Electronic ‘Electronic (Special Edition 2013 Remaster)’ (EMI)

The original is a classic, but this ‘Special Edition’ is nowhere as special as it should have been

Remasters reschmasters. What’s not in doubt is the quality of the 1991 debut album from Bernard Sumner and Johnny Marr. Essentially, Electronic were New Order with a better guitarist… and when Neil Tennant was in the room, a better singer. No offence Barney, we’d listen to you sing the Maccy D menu, but facts is facts. 

The original album still sounds as thrilling today as it did on release, with nary a duff track in sight, although the baggy shuffle of ‘Feel Every Beat’ does sound dated now. But heck, Marr’s guitar riff is a corker. So what are we doing with a 2013 remaster? It’s the same songs, right? Maybe it’s to do with making it sound good for people who spend £160 on those Dr Dre headphones they then plug into mobile phones. Or maybe it’s all about the ‘Special Edition’. That’s the bonus disc to you and me. Bingo. 

“You must think / I’m a fool,” sings Barney on ‘Twisted Tenderness’, the title track to the THIRD Electronic album and featured here on the aforementioned Special Edition of ‘Electronic’, their FIRST album. Did no one notice? And it appears here not once but twice, for reasons further unfathomable. The same unfathomableness goes for ‘Turning Point’, the B-side to ‘Second Nature’… from the SECOND album, ‘Raise The Pressure’. Ditto ‘Until The End Of Time’, co-written with Kraftwerk’s Karl Bartos admittedly, but again from ‘Raise The Pressure’. Then there’s the seven-inch version of ‘Disappointed’, which is no stranger to Electronic fans, what with it being a single. We do like the karaoke, sorry, instrumental version of ‘Getting Away With It’ and the 12-inch cut of ‘Idiot Country’ is corking, but we’ve got that on, well, on 12-inch.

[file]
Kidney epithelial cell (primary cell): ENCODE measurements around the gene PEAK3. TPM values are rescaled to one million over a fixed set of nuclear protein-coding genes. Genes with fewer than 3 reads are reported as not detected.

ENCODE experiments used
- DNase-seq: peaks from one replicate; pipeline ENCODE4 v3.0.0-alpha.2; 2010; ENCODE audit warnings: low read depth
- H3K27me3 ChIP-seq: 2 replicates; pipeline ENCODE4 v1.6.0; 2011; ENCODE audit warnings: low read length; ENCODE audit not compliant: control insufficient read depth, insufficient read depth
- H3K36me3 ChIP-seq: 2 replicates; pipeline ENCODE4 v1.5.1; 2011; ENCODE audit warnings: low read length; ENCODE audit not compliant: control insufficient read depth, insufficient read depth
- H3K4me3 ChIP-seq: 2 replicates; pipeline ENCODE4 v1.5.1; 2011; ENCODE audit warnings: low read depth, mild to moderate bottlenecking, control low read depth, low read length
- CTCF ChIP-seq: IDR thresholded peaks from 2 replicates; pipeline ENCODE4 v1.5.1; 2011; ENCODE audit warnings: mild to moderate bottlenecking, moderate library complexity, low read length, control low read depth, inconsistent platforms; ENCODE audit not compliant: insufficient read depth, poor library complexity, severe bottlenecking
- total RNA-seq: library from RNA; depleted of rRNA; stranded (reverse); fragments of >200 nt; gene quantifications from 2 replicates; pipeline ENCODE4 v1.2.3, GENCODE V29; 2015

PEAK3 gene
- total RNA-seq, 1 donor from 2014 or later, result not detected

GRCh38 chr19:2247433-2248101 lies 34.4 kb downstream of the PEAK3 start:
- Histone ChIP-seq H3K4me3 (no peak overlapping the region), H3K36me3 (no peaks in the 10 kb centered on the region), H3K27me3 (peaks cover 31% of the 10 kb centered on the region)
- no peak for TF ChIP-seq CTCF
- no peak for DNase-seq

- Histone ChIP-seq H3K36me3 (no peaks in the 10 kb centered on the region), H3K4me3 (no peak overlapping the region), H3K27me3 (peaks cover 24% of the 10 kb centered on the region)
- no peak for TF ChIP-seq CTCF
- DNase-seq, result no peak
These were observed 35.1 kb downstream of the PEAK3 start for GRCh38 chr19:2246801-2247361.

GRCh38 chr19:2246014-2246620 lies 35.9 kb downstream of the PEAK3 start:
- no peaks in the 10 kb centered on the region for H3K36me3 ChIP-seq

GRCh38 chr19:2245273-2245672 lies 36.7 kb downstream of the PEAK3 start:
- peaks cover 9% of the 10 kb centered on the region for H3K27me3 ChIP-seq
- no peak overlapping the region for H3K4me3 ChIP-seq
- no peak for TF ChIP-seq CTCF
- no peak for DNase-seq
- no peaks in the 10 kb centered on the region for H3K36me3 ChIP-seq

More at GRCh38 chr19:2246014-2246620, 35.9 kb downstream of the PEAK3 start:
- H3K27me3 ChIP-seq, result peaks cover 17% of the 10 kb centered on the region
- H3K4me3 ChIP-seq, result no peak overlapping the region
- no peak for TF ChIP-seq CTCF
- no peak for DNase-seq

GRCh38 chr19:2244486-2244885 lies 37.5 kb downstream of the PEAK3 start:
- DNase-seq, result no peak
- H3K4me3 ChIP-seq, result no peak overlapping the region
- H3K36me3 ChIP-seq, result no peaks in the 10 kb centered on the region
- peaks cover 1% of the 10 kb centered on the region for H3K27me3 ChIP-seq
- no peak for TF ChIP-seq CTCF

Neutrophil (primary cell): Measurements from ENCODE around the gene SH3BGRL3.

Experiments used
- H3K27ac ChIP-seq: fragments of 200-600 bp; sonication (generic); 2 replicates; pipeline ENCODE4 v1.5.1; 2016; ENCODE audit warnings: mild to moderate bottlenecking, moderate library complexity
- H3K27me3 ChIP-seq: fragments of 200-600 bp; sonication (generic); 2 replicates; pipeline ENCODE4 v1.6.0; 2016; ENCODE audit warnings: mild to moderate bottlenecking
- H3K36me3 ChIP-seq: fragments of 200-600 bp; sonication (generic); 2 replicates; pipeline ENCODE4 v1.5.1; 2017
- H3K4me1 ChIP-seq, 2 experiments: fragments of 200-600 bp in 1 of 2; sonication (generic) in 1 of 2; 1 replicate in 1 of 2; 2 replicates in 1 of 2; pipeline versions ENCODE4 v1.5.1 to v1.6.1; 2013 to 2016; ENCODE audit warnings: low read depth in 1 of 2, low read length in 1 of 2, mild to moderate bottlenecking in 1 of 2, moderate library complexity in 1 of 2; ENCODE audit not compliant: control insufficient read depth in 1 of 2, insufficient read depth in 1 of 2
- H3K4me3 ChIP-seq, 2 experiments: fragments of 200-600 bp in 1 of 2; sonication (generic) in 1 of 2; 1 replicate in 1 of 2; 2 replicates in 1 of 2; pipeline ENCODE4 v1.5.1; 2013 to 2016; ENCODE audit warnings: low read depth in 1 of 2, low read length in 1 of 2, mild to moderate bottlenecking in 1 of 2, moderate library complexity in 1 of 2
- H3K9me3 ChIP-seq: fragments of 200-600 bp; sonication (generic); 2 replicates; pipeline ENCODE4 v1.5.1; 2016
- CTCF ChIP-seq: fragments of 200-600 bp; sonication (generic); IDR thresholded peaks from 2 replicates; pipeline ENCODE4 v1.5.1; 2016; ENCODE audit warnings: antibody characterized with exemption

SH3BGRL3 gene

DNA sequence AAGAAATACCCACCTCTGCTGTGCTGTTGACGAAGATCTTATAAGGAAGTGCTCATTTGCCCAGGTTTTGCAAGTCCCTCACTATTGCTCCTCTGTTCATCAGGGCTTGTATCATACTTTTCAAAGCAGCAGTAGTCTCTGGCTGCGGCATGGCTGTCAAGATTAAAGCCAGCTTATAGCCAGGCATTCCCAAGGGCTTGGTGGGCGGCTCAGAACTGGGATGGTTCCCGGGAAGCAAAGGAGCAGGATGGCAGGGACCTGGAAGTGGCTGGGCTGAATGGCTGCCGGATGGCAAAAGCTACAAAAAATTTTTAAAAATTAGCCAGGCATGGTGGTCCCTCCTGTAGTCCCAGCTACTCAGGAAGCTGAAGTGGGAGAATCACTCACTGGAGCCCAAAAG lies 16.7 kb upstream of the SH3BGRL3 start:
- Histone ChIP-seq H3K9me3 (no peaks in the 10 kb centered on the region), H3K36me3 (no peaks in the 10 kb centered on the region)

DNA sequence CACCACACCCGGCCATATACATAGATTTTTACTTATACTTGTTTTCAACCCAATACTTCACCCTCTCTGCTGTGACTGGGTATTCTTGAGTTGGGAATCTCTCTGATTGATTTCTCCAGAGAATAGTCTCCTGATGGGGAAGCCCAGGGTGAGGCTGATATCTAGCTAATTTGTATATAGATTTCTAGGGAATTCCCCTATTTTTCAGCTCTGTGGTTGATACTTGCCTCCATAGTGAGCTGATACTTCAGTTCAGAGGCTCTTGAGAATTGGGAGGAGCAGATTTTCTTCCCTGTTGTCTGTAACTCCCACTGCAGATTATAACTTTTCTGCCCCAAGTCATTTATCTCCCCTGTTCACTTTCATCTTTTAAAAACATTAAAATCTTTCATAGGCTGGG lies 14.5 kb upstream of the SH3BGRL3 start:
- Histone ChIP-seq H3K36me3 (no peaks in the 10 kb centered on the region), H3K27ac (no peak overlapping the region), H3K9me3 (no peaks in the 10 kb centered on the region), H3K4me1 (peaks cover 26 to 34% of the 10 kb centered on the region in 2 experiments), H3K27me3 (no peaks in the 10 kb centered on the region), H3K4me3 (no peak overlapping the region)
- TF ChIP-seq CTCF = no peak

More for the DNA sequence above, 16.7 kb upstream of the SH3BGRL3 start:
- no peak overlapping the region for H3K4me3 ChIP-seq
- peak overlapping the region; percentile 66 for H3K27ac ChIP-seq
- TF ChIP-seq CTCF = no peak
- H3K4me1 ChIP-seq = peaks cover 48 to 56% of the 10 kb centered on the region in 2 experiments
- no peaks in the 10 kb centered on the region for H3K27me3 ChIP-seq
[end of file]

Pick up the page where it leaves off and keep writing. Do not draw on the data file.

Generally, unreleased stuff is unreleased for good reason, so why haven’t EMI just put together a disc of the best bits? The excellent ‘Second To None’ from the flip of ‘Feel Every Beat’ is actually here (although we’d rather not have an edit), but there’s no sign of any of the superb remixes of ‘Getting Away With It’ or ‘Get The Message’. 

Therein lies the rub. See, this isn’t aimed at newbies, it’s aimed squarely at fans, collectors, purists, who incidentally aren’t going near this with your bargepole let alone their own. They’re going to be, already are if you look online, hopping up and down cross at this daft extra disc. There’s nothing, literally nothing, here than anyone other than a total mentalist, sorry, completest would actually want.

We’d bet chocolates and crisps that Sumner and Marr have been nowhere near this. Surely if they were involved, as would have been sensible, we might have got something worth having. Demos, outtakes, sessions, re-recorded versions. It could have been something really worth shouting about. As it is, we’re just shouting at it. 

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